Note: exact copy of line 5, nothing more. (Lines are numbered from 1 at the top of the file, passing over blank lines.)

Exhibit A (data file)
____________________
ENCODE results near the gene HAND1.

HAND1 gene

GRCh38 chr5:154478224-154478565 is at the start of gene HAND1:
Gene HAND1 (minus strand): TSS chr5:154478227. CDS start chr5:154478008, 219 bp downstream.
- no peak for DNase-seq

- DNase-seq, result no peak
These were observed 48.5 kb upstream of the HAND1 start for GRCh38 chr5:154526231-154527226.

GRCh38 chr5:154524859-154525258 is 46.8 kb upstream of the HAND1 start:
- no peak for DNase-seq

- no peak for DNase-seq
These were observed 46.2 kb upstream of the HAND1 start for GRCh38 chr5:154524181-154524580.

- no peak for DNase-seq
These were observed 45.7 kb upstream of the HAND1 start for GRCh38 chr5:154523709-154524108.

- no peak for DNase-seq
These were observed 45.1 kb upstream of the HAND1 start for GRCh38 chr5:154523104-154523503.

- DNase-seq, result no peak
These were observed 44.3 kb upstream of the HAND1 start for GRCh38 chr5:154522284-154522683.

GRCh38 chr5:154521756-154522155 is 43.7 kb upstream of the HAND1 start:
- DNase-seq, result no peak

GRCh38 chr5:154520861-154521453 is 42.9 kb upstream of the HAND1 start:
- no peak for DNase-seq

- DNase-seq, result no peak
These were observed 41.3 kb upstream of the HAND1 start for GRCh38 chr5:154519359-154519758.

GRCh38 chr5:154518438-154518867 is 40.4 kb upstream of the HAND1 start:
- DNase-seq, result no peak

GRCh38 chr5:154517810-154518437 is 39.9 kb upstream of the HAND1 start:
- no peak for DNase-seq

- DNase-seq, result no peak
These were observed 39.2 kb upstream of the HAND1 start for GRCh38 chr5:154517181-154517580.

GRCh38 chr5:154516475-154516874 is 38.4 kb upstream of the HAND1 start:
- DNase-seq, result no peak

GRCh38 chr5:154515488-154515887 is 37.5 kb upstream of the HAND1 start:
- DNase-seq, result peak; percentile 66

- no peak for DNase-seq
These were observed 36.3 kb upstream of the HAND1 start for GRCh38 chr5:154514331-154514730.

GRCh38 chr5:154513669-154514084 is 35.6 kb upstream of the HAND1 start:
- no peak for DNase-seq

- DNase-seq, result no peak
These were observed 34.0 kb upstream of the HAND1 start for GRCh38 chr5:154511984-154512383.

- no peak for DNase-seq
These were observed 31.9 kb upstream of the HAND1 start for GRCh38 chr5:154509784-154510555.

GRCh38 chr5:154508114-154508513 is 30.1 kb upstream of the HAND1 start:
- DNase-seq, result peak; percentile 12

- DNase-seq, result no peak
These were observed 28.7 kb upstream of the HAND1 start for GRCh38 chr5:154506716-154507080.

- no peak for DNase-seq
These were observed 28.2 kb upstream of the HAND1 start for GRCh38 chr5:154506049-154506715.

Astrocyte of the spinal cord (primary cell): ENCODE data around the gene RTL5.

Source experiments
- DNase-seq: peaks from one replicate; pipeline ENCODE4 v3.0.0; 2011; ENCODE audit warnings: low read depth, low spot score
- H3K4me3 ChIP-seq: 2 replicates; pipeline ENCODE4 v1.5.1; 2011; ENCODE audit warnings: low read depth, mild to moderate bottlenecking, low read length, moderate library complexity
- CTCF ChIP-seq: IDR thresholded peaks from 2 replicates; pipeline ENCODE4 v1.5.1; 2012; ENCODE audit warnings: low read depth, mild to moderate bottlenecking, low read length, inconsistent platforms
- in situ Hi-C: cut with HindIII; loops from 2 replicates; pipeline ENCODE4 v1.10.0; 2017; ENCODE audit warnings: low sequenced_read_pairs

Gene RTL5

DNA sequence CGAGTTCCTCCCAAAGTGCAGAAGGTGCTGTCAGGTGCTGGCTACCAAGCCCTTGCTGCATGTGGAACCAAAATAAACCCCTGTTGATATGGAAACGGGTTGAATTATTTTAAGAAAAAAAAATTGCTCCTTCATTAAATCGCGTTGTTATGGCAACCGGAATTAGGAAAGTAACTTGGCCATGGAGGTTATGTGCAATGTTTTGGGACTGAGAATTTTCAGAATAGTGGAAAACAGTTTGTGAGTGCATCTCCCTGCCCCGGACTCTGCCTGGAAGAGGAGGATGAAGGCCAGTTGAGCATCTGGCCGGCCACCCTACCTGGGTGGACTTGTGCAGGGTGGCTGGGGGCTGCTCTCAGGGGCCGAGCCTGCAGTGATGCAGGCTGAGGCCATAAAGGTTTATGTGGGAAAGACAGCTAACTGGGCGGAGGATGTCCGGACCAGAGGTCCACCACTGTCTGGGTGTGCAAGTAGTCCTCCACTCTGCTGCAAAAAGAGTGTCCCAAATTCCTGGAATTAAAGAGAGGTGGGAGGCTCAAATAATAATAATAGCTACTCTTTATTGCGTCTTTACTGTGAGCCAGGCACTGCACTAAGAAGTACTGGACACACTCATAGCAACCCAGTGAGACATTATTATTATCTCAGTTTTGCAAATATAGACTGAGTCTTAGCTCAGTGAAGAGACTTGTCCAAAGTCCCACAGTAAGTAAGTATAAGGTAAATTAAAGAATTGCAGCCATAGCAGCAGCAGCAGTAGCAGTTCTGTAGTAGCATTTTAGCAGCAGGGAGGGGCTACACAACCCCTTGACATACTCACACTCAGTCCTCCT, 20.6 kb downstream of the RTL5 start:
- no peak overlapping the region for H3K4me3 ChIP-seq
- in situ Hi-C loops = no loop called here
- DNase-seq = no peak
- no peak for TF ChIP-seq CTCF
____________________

- no peak for DNase-seq